Bush: We certainly have seen that interest. I think we saw something like $24 billion in closed high yield last year, and bank loans are seeing something like $15 billion just through the first quarter of 2013. So, that’s really an area where there is a lot of interest. And I think what we have been hearing from managers, and we'll certainly talk about this at the conference, is that fundamentals remain strong and yields are still attractive relative to Treasuries. But you are in an environment with very low absolute yields. So, what kind of risks are out there, and how are managers thinking about that?
I will actually be working on a panel that's going to talk specifically about corporate bonds, both investment-grade and high-yield. So, we’ll have some representatives from Western Asset, Ryan Brist will be with us, and they are a very big player in the investment-grade arena; Gibson Smith from Janus, who manages high-yield and investment-grade portfolios, will also be with us. We will also have high-yield manager from BlackRock. So we will able to talk about that whole spectrum and how are they thinking about risk in their portfolios and where there are opportunities.
One place where a lot of investors were talking about opportunities coming out of 2011 was in the financials sector in corporate bonds, and we'll certainly be asking some questions about this. Is that opportunity still there, and if not, where are they finding good deals?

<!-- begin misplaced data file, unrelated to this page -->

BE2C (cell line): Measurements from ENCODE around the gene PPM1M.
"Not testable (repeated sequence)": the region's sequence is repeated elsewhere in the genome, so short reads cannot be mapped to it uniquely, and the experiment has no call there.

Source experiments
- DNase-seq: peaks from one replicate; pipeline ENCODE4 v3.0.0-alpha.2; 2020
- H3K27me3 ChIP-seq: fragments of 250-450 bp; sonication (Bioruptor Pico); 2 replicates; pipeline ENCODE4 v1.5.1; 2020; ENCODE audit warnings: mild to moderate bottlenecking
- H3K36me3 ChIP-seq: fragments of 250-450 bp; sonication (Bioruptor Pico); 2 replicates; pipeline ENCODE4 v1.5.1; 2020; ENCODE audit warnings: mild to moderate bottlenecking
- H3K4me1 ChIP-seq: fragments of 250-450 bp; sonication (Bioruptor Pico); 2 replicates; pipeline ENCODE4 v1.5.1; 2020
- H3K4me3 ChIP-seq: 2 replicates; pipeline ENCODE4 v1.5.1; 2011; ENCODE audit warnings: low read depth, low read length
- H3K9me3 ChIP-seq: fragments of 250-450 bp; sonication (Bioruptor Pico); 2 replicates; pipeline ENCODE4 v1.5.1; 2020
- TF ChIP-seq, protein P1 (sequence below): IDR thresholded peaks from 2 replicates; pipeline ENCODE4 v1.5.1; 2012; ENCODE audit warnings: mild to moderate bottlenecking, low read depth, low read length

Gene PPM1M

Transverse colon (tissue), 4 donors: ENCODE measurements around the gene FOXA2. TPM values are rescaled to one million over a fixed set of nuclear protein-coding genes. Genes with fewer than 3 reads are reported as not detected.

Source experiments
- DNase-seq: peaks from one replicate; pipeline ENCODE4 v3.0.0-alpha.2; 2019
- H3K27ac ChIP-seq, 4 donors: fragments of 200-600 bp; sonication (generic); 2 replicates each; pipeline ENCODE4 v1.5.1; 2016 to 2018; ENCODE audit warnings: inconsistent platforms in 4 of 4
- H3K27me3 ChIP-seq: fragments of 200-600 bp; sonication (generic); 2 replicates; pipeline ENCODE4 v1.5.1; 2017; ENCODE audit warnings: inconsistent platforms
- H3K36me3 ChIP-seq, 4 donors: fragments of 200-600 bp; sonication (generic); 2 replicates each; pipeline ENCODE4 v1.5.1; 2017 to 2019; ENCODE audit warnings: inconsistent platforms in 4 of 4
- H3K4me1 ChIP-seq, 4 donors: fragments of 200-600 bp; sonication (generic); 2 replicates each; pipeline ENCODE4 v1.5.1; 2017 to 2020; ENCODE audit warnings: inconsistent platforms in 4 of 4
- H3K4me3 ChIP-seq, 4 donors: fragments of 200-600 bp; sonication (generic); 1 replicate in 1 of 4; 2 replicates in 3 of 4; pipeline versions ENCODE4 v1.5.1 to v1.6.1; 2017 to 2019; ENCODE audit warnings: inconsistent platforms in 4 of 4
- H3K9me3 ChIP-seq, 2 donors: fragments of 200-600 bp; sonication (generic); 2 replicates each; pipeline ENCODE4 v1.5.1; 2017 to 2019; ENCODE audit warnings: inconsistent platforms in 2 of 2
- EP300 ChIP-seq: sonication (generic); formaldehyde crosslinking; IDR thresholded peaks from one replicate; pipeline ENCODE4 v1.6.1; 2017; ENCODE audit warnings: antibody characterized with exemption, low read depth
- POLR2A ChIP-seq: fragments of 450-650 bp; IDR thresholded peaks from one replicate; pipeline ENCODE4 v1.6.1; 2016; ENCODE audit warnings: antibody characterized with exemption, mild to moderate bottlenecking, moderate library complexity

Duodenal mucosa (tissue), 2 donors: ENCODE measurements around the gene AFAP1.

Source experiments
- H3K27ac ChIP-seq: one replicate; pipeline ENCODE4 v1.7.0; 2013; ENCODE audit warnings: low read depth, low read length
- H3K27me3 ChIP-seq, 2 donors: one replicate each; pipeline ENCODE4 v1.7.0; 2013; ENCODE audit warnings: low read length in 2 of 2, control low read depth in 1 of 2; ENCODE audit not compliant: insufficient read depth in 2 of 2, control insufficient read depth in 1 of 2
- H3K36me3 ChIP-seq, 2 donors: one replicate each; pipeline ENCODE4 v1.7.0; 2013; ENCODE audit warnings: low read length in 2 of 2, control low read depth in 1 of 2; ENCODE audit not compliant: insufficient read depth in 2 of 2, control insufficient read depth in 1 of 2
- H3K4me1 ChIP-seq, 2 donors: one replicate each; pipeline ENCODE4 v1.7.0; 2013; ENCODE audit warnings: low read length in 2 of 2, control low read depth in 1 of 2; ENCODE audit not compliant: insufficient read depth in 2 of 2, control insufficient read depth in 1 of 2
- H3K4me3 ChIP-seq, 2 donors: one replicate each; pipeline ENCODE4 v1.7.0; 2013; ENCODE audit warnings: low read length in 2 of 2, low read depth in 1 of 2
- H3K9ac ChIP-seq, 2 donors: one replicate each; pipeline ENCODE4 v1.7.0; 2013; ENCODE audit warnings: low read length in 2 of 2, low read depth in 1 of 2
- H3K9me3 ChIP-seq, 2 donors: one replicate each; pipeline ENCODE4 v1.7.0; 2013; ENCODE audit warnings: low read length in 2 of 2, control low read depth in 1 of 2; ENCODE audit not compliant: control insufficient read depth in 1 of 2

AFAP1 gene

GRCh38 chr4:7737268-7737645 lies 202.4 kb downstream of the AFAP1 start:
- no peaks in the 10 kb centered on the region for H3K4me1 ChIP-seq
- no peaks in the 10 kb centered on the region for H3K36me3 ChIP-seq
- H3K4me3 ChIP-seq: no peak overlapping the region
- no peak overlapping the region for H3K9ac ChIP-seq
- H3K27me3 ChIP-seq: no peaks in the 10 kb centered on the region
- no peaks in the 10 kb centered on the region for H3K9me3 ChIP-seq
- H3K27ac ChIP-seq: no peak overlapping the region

Glaser: You mentioned that even in high yield, the absolute levels of yield remain pretty low, which is sending investors looking for income elsewhere, be it dividend-paying stocks or in alternative-type products. Do you think those are reasonable alternatives to fixed income? How do you think about those other income-seeking investments?
Bush: I think that's one of the challenges, just to think about what kind of role bonds are playing in your portfolio. If you're looking for something that's providing diversification from the equity markets, you have to be careful about investments that are going to be fairly correlated with the equity markets. Again, we'll have some other panels at the conference to help investors think about other ways to think about income.
So, we have Morningstar's Josh Charlson, who is going to be looking at multiasset approaches to yield, and also we have Morningstar's Mike Taggart, who is going to be heading [a session on] getting income out of your closed-end portfolios, which is another approach.
I also would encourage people to look into [Morningstar director of personal finance] Christine Benz's work. I think, she has done some very interesting work on thinking about how to blend a total-return and an income approach when thinking about your portfolio and your income needs, and she will also be hosting a panel on retirement income.
Glaser: Sarah, I’m looking forward to those. Thanks for joining me.
Bush: Great. It was great to be here. Thank you.
Glaser: For Morningstar, I'm Jeremy Glaser.